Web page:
And I have to say, I’m left with at least a few questions–none of which really matter, of course, but they’re questions nonetheless. Has Ken always been “officially” blonde? My Ken dolls were brunette. How old are these people? They all seem to have careers and homes of their own, but the book keeps mentioning “school”. Is Nikki supposed to be African American, and if so, why is she just a palette-swapped Barbie while Steven has more obvious ethnic features compared to Ken’s? Why are they all clearly extremely rich and successful at such a young age? Why are all the girls/women pursuing “Acceptable Female Goals”? Perhaps it’s a personal thing, but I would’ve appreciated a mention of a STEM job or at least the “sporty” girl playing more than just tennis. And again, what continuity are these characters a part of, and is it intended to be a long-term thing or a passing gimmick like the My Scene dolls?

If you have a Barbie uberfan in your life, this will probably be a great book for him or her. At the very least, the art style is adorable. For the rest of us, though–especially those of us who aren’t exactly keeping up with what Barbie’s doing as of 2014–it’s probably a waste of time.


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Miscellaneous

[Book Review] Trillion The Three-Headed Lion (Beast Quest, #12) by Adam Blade


The quest is almost over. But the most terrifying of Malvel’s evil Beasts still stands between Tom and victory.

Tom must defeat Trillion of the Three-Headed Lion and collect the final pieces of the magical golden armor to save Aduro and the kingdom. But the task will not be easy. The evil wizard Malvel is determined for the boy to fail, and has a special plan in mind…


I’m so excited, guys! I mean, I probably shouldn’t be–this book was far from great, after all–but holy shit, Beast Quest finally broke formula!

It’s absolutely mind-blowing. For eleven books–damn near two entire series–every story’s followed the same pattern: Beast attacks people somewhere in Avantia, Tom and Elenna meet the Beast’s victims and/or find themselves in some less serious danger, Tom and Elenna confront the Beast, Tom defeats the Beast while Elenna plays damsel in distress, and then Tom and Elenna celebrate their victory before heading off to the next Beast.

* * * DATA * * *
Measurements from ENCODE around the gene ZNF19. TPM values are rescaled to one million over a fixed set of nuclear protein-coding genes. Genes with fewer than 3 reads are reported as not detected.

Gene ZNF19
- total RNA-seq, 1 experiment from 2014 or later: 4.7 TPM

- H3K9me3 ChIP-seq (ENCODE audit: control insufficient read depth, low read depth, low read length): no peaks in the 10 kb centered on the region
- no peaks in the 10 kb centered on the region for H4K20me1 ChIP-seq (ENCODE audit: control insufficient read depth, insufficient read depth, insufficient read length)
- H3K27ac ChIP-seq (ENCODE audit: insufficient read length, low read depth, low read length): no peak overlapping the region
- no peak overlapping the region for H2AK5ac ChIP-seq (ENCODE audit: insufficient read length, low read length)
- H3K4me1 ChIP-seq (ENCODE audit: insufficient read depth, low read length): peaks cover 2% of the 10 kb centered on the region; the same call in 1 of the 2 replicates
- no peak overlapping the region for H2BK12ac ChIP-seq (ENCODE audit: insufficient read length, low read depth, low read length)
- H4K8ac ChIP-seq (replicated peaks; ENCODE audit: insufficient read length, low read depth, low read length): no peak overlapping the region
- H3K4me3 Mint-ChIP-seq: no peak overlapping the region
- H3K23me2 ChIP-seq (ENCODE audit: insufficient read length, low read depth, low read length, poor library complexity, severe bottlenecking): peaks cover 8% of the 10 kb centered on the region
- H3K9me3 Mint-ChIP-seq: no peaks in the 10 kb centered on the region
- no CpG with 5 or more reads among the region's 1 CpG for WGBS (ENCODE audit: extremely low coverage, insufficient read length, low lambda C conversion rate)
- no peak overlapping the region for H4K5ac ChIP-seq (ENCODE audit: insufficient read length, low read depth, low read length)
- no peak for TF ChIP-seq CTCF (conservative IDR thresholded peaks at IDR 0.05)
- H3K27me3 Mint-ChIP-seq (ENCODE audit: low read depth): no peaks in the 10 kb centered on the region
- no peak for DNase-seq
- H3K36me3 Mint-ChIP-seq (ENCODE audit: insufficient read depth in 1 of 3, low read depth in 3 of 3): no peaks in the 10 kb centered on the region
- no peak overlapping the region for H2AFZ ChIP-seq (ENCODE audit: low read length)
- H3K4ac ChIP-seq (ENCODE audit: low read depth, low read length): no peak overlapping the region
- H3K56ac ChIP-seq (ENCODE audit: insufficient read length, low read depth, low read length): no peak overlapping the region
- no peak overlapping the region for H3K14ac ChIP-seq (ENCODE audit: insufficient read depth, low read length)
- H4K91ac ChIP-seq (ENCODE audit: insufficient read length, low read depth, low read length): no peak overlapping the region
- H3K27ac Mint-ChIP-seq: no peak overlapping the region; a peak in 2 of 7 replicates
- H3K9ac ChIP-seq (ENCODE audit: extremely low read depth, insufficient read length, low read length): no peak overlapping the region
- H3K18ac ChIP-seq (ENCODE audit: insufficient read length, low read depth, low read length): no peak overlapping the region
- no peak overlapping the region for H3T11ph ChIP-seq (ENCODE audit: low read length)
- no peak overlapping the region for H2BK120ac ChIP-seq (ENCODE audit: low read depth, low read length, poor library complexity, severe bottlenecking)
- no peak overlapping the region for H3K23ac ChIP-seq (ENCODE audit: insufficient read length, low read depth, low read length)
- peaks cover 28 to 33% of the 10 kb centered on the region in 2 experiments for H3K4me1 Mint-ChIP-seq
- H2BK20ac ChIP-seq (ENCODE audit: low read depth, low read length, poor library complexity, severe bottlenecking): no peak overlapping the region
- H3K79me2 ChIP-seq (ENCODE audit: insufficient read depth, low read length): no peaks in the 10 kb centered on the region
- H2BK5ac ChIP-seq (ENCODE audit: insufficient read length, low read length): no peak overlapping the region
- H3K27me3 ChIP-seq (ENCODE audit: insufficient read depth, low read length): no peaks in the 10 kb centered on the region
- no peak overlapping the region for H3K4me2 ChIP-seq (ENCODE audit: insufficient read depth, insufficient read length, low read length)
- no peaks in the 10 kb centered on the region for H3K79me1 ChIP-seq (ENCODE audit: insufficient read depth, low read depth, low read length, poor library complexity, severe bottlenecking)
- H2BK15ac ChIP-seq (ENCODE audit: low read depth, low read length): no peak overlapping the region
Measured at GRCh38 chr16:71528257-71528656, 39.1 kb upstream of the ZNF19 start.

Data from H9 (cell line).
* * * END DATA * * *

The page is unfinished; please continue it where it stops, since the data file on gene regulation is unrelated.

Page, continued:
But now for something completely moderately different! (And it involves one of the Beasts actually doing something useful!) The book opens with a Tagus fighting Trillion, and our protagonists continue this battle throughout the rest of the plot. I really shouldn’t be so absolutely amazed by such a small change… but after eleven extremely formulaic, repetitive books, I am so pleased to see anything new.

And, even more amazingly, it didn’t fizzle out at the end. Instead of the short-lived Happily Ever After that Beast Quest (the first six book series, that is) delivered, the ending of The Golden Armor expands the series’ universe and sets up the plot of The Dark Realm. It’s like it actually plans on taking the story somewhere new! Be still, my heart. It’s a genuinely intriguing ending that breaks formula and implies that the next series might be more than just another “gotta catch kill ’em all” story; I have hope again. At this point, I didn’t think that was possible.

I am seriously crossing my fingers for The Dark Realm. Please don’t let me down.


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Miscellaneous

[Book Review] Vedra and Krimon: Twin Beasts of Avantia (Beast Quest Special Bumper Edition, #1) by Adam Blade



Two new Beasts have been created in Avantia–twin dragons Vedra and Krimon. The Wizard Malvel plans to capture them and control the Beasts with his dark magic. Tom must find the dragons and bring them to safety. But Malvel has some dangerous tricks of his own. Will Tom prevent the twins from falling under the wizard’s evil spell.

Spoilers ahead!


Vedra and Krimon: Twin Beasts of Avantia is the first Beast Quest Special Bumper Edition book; it takes place between Beast Quest and Beast Quest: The Golden Armor. It is also a clusterfuck of weird.

In the book (which I read after the Golden Armor series instead of before–my mistake), Blade introduces two new Beasts, hatchling twin dragons named Vedra and Krimon. If you don’t like them, don’t worry; as far as I know, they never show up again. Because reasons. And since we need some conflict, the oh-so-evil-and-yet-he-never-seems-to-accomplish-anything Malvel wants to corrupt these Beasts for himself, since that worked so well in the previous seven books.